Why? Media overload. Short of being embroiled in a scandal, it's almost impossible to get your name in enough channels to build substantial awareness. Media has changed as dramatically as any other aspect of business. Since 1990, we have 4 times the number of television outlets per household; 10 times the number of print vehicles, 56% growth in magazines and an infinite number of web-based channels. The average Google search sifts through 3.2 billion pages.

The role of print advertising continues to shift. Mac-generated art continues to erode the ad/edit break; magazine landmarks like contents and indexes have migrated; editorial supremacy is lost.

The chances of building a brand have never been slimmer. The money investment is bigger than ever and the process is harder. Harder to differentiate yourself. Harder to cut through clutter. Harder to rise above the devalued role of advertising.

Look at a supermarket shelf. Having trouble finding the Campbell's Soup? 16,000 new supermarket products are introduced every year; the average supermarket now carries almost 50,000 products. Financial markets are seeing the same onslaught: 8,200 mutual funds in 2000 vs. 2,900 in 1990.

And brand is no longer limited to tangibles or even services; a "culture of brands" has emerged which creates a brand perspective for everything. Branded people. Branded corporate managers. Branded politicians. Everyone is now a brand and a brand manager. How do you differentiate yourself in a world of "brand yous"?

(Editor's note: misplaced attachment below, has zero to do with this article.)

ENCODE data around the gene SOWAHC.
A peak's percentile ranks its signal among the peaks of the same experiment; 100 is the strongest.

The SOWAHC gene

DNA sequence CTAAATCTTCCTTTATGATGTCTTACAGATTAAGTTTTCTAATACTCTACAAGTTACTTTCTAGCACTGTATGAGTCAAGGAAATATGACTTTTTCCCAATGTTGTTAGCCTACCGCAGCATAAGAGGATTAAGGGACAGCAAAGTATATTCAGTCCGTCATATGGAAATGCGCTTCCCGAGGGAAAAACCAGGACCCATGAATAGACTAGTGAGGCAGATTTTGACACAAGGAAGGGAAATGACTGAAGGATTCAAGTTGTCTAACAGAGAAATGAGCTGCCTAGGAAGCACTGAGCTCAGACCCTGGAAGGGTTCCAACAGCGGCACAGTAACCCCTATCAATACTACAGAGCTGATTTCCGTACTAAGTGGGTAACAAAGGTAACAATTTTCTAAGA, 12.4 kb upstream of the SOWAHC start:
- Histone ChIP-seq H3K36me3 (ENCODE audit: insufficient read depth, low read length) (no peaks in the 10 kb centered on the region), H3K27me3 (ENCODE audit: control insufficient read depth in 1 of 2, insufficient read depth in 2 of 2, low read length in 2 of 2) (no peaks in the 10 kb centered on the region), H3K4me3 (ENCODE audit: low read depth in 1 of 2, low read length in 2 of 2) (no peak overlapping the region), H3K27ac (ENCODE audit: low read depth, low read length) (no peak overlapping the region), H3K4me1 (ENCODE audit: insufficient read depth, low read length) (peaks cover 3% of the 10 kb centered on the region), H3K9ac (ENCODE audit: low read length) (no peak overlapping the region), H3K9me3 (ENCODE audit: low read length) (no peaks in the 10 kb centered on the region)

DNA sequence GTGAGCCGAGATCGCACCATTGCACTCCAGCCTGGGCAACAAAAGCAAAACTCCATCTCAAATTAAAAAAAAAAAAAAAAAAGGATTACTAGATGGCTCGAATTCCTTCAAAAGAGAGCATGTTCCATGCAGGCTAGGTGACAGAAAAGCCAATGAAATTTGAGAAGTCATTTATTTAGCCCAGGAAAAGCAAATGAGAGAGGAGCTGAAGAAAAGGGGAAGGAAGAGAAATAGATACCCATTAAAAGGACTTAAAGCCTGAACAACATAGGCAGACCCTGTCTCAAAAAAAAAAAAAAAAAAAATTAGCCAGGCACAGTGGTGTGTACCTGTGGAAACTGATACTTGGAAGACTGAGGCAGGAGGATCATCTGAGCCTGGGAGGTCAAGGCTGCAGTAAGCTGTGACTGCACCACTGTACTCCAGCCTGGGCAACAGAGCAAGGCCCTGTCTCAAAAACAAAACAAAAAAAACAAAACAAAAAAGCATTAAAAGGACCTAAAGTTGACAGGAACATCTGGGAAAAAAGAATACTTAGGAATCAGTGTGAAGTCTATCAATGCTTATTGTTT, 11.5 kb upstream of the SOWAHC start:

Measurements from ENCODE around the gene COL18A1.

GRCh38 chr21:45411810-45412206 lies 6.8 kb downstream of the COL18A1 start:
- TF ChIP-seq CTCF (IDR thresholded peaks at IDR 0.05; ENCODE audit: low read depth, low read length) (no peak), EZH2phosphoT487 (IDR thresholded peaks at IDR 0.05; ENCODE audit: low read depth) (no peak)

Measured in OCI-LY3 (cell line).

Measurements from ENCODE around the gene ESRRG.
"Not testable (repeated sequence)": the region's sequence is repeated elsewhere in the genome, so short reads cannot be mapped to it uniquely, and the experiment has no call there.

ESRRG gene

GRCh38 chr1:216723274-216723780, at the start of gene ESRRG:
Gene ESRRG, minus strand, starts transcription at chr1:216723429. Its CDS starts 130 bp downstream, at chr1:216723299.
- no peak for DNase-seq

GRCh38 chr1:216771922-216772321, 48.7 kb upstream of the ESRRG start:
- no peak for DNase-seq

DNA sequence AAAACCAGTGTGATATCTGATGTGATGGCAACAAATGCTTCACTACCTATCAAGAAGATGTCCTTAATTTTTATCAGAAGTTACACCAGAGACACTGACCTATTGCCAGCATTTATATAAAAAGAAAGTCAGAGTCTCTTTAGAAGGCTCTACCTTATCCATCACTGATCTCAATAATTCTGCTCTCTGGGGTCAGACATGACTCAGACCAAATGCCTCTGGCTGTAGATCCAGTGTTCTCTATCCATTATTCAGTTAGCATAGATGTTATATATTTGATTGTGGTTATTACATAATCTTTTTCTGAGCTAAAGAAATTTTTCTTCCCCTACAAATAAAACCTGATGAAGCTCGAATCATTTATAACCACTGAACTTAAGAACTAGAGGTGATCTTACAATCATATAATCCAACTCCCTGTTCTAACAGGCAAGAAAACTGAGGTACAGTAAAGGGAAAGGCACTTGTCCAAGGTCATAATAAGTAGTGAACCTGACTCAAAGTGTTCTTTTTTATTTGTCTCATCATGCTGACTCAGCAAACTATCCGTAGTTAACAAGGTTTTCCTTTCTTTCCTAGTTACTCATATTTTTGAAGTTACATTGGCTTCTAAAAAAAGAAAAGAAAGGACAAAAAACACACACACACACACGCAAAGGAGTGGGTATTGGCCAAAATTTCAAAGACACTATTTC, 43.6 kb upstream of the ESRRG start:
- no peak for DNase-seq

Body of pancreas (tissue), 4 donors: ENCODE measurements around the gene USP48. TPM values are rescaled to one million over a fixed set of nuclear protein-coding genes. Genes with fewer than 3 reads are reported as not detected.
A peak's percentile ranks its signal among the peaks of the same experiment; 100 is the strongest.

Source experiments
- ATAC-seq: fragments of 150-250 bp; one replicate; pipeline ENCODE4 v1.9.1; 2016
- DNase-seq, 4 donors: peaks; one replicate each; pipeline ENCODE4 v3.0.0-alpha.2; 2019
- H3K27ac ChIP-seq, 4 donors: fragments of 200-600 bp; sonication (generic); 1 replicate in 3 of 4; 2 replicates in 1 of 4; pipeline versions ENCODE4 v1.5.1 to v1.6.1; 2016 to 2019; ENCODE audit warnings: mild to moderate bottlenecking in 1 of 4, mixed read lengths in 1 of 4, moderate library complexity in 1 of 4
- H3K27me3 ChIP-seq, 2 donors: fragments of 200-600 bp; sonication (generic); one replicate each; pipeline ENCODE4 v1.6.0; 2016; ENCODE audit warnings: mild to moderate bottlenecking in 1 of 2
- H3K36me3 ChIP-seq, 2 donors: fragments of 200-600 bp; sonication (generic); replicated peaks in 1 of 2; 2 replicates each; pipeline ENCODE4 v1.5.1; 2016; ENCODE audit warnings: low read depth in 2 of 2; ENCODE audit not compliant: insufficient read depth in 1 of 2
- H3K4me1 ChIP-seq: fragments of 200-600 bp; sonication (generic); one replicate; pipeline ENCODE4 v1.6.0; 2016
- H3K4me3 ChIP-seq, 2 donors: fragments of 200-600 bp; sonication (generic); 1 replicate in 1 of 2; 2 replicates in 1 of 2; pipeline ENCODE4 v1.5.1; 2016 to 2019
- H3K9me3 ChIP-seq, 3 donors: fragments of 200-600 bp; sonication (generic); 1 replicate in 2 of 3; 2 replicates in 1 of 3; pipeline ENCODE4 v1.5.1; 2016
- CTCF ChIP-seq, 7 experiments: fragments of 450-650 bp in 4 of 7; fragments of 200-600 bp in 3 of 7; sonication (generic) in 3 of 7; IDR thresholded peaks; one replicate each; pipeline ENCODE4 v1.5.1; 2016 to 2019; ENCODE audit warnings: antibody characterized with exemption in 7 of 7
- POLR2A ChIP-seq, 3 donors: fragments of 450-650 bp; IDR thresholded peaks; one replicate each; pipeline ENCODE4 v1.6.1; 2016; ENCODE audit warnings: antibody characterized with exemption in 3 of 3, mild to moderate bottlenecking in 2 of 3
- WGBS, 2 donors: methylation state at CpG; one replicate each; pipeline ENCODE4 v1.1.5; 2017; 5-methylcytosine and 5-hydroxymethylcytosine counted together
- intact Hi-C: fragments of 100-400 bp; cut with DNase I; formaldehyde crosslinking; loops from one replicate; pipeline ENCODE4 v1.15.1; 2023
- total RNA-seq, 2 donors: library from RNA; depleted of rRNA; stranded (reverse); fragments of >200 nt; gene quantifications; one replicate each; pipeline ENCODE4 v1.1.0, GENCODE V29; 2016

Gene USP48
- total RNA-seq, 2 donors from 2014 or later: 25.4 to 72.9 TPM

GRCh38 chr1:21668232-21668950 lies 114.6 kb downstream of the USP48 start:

BRAND IS DEAD. LONG LIVE THE BOND! As the dimensions of our world change, communications strategy needs to change as well. It's time to move forward from concentrating on brands to concentrating on bonds.


  • Before

    All for one
    Brand management

  • After

    Dot Bomb
    Bonds of friendship
    One for all
    Bond Management

In today's market, the bond created between a company and its clients or customers surpasses the value of a brand name. Bonding creates reciprocity and a long-term, profitable relationship. Bonding connects across lines of business, regions and constituencies.

The value of bonds is not limited to a company and its customers. An effective company needs bonds between its investor relations and capital markets as well. Not to mention the bond between management and employees.

Companies are now moving from defining their vision to defining their function. This function needs to be communicated—to customers, investors and employees—frequently, consistently, and interactively. The bond that evolves from targeted, consistent communication will propel your business forward while brands wither on the shelves.

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Jeff DeJoseph is Chairman and CEO of Constellation, LLC. With hundreds of mentions in Google and Yahoo Search and dozens of articles, DeJoseph has an established industry presence. As Stanley Pollitt writes in his book "Jumping": “Jane Newman handpicked DeJoseph to become the first American account planner at Chiat/Day.” That period was one of the most creative in advertising history, and DeJoseph helped introduce 1-800-Flowers, Drexel Burnham Lambert, and others to the world.